Video by CMG Fellow Wilder Nicholson
Photos courtesy of Island Design Assembly
In 2012, on Bear Island in the northern part of Penobscot Bay, John McLeod and Steve Kredell, two architects from Middlebury, Vermont, gave light to an idea that had been percolating between them for many years. They had visited the island many years before with Jonathan Marvel, an architect from New York City who’s family owned it over the years. Bear Island already has a rich history of architecture and design, having been the summer home of Buckminster Fuller, an American architect, designer, and inventor who is best know for his geodesic domes and “Spaceship Earth”. Somewhere in the years that passed between their visit to this small Maine island, years that took them from a large firm in NYC and brought them together to form their own firm in Middlebury (McLeod Kredell Architects) and to begin teaching at local colleges, they decided to make this idea something real. The idea: to bring a group of students, architects, educators and builders together in a remote place, to live-design, build and install a community based project. With that, in 2012 the Bear Island Design Assembly (BIDA) was formed. In concept, it’s a design-build program, but the outcome, both in form, function, and at the core of the experiences, is something much more.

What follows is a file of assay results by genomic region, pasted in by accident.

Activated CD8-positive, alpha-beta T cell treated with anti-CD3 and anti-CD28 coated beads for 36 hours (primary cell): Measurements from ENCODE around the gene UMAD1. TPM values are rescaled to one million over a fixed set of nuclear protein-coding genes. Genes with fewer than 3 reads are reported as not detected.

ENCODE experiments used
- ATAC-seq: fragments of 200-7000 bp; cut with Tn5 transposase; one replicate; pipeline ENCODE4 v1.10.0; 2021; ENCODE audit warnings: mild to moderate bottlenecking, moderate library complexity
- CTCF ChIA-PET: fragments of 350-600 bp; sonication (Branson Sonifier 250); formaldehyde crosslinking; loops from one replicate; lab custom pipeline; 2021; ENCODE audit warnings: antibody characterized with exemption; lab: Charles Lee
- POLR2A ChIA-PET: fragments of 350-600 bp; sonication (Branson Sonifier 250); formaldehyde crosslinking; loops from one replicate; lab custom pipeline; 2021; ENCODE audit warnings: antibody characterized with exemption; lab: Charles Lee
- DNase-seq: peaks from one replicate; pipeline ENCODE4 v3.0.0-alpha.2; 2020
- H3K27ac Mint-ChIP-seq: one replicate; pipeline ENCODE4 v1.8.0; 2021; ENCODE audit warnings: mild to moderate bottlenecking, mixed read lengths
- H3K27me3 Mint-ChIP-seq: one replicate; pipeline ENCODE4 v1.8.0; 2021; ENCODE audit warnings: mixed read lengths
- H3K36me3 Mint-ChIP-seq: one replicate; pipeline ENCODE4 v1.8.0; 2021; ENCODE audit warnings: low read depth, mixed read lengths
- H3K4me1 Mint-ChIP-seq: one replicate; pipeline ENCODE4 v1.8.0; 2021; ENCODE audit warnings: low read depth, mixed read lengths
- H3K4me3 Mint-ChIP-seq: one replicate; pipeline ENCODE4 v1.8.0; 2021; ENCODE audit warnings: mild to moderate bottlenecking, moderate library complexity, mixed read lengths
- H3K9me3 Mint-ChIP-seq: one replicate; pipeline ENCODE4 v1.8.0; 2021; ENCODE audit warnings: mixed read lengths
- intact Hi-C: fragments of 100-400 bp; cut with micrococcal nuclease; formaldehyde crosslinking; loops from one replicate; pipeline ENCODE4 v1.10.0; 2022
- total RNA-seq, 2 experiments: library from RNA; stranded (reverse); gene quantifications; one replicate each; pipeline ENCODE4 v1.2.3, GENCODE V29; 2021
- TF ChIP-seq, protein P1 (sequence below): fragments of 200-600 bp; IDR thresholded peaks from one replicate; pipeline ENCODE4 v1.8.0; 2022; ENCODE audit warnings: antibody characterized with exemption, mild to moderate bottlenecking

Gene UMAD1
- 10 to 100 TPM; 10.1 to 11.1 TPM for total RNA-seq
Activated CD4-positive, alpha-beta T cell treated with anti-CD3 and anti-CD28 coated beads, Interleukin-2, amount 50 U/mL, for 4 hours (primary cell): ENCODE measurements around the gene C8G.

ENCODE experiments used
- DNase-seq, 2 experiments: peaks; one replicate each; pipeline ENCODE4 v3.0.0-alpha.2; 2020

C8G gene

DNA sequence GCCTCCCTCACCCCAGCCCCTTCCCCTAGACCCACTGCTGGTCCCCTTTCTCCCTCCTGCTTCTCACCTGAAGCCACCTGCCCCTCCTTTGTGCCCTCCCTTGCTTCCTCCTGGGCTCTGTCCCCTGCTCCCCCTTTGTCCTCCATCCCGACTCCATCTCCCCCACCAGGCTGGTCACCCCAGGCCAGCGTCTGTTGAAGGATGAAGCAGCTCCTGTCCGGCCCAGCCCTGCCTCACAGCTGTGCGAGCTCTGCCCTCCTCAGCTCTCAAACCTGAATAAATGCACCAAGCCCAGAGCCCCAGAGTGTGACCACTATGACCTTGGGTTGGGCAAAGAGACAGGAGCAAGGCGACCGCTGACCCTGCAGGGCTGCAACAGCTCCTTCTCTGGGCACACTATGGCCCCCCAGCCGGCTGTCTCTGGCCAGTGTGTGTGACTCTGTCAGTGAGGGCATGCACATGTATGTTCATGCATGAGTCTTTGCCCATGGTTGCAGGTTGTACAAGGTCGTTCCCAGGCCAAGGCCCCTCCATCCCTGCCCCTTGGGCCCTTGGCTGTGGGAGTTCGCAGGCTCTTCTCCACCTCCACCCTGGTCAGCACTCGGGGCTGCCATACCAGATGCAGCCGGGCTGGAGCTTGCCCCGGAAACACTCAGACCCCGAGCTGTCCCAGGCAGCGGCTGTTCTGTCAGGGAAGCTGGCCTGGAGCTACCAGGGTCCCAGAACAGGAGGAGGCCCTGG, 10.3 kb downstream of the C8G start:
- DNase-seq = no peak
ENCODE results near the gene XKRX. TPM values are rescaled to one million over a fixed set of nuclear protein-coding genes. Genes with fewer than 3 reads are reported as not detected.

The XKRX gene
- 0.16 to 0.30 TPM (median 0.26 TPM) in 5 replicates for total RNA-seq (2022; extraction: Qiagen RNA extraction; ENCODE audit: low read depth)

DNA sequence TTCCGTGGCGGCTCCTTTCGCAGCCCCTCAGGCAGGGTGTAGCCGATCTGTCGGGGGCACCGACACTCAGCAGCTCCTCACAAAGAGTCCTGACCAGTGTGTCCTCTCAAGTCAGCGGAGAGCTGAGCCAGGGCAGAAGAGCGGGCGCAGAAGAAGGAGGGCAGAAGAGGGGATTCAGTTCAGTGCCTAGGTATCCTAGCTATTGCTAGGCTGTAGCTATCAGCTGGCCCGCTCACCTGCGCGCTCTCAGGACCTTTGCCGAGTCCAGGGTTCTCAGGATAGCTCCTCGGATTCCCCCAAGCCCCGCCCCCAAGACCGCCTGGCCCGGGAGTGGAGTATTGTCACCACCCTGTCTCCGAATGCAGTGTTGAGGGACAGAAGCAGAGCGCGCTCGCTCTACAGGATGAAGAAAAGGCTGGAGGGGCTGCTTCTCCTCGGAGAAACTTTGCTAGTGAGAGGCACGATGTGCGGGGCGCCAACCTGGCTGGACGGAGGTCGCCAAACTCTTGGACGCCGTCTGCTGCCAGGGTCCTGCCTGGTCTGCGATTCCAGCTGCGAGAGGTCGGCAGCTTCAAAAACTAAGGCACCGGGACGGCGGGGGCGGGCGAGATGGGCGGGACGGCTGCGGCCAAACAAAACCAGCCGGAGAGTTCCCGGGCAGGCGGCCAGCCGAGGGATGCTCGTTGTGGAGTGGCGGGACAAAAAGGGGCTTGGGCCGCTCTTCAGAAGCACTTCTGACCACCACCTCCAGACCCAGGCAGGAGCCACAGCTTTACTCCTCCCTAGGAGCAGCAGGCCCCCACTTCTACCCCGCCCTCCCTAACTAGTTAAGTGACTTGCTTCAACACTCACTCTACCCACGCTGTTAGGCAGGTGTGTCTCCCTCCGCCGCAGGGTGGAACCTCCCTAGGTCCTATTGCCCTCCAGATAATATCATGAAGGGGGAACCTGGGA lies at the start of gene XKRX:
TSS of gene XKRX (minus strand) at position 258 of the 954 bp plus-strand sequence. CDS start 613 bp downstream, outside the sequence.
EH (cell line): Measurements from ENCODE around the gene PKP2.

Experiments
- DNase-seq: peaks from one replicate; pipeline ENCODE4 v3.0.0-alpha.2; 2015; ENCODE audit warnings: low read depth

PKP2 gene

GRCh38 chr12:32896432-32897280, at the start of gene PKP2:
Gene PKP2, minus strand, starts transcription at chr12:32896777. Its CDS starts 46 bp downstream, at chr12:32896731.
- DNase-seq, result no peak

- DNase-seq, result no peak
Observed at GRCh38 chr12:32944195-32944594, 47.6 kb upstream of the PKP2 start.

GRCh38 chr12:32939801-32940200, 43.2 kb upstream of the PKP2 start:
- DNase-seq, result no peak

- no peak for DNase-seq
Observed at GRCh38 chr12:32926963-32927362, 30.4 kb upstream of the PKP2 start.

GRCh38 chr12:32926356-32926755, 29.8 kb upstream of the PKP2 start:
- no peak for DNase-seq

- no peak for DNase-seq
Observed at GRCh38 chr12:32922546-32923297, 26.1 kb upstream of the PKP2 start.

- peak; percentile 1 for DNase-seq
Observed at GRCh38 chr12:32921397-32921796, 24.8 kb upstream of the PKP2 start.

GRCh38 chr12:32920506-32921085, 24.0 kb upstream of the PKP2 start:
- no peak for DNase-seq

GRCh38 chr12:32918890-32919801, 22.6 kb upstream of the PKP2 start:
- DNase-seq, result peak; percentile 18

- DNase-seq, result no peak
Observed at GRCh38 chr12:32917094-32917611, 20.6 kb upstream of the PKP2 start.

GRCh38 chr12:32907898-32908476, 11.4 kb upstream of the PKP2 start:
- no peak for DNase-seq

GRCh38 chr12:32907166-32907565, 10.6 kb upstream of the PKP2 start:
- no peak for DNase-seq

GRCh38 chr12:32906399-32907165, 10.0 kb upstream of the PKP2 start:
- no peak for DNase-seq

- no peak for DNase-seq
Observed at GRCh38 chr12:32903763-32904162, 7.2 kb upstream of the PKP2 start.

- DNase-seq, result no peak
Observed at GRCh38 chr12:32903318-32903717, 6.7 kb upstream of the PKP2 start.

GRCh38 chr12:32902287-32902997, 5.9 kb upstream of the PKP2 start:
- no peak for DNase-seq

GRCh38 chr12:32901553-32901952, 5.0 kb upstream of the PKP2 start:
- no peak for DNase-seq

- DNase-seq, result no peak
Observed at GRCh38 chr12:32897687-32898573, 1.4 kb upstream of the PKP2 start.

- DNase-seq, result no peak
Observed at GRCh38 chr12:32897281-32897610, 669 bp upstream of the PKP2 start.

During the first year of the program in 2012, students designed and built benches for Bear Island and spent a day on Hurricane Island visiting a former Middlebury student and now former Hurricane Island Foundation employee, Addison Godine. The group helped in the early stages of design renovation of the Hurricane Galley and office space: demolition. It was through Addison that I became involved and, in 2013, was fortunate enough spend the latter part of the week during the construction phase of the project. It was there on Bear Island that I became intrigued and captured by the concept and execution of this program. As the program evolved a theme emerged of designing and building structures for year-round Maine island schools that had some agricultural connection. The projects in 2013 and 2014 were in the community of Islesboro Island for the Islesboro Central School, where a farm stand and two variations on chicken tractors were built. In 2015, the program moved further south down the bay to North Haven Island for a composting project, the result was the “Compost Commons”, or in relation to the form, the “compost towers”.